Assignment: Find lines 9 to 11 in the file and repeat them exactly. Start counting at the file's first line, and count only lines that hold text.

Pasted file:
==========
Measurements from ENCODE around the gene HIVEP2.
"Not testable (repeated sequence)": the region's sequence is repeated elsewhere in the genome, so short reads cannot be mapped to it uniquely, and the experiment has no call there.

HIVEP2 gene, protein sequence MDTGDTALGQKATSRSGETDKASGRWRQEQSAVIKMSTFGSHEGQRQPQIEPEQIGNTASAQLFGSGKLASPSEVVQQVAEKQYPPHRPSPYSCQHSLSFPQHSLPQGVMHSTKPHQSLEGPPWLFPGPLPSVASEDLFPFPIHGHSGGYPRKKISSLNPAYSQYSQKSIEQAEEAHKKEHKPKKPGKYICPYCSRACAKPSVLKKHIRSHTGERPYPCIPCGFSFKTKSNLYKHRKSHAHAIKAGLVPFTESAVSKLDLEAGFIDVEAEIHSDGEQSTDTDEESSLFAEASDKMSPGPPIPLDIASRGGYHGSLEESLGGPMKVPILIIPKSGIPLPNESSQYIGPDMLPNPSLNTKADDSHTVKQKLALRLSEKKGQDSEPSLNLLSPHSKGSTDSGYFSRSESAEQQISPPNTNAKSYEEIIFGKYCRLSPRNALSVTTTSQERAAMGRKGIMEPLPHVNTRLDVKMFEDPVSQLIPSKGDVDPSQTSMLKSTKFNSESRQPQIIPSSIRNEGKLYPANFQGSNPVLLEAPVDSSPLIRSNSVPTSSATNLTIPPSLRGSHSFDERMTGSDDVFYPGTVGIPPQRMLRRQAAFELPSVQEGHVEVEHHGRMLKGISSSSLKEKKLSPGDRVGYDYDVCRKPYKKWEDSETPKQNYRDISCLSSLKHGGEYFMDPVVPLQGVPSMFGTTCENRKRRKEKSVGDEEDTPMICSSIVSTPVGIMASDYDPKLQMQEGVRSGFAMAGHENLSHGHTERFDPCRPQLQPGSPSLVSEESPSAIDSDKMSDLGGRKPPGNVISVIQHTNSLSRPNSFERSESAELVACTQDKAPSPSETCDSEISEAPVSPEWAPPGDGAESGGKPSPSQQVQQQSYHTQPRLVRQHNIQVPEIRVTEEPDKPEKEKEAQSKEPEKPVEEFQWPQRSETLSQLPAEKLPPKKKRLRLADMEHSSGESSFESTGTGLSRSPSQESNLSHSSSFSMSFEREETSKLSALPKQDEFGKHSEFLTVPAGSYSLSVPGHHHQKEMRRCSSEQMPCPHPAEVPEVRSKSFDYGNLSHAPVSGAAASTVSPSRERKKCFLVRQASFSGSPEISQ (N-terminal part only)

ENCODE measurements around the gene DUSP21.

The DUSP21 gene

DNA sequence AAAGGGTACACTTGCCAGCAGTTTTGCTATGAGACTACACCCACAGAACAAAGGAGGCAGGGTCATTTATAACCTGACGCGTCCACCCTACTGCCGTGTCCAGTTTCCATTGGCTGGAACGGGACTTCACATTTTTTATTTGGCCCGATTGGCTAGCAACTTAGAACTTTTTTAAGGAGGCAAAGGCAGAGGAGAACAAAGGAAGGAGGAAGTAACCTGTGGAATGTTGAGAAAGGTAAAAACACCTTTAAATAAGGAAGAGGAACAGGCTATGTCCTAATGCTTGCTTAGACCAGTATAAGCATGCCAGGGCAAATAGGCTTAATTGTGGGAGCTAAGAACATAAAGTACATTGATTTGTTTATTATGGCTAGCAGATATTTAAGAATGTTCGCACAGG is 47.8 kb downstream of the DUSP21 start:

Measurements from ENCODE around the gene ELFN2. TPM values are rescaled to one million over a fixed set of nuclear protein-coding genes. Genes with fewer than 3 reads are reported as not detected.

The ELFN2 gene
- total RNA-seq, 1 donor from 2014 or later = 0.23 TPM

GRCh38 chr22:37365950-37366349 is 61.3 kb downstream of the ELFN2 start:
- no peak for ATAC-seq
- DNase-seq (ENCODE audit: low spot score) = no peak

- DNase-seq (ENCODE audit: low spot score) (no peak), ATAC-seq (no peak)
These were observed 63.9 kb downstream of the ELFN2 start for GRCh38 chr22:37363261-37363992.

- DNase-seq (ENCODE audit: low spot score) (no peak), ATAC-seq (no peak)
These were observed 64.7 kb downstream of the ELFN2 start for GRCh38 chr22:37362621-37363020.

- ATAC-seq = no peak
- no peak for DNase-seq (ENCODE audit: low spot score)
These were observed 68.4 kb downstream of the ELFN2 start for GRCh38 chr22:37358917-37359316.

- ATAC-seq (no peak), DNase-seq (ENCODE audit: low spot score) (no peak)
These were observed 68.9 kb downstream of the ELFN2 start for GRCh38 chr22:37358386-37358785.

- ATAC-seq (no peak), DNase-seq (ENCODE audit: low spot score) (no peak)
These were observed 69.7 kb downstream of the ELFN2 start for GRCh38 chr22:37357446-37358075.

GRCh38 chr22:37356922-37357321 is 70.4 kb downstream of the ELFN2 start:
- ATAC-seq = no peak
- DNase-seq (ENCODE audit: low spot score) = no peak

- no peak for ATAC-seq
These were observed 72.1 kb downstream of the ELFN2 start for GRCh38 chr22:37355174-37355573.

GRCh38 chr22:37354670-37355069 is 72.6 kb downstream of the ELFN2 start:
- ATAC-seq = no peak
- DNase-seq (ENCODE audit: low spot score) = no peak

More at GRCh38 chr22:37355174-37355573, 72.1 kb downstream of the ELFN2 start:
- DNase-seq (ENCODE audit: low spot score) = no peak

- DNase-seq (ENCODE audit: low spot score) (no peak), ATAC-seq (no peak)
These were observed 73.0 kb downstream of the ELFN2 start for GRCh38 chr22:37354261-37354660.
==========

- total RNA-seq, 1 donor from 2014 or later = 0.23 TPM

GRCh38 chr22:37365950-37366349 is 61.3 kb downstream of the ELFN2 start:
- no peak for ATAC-seq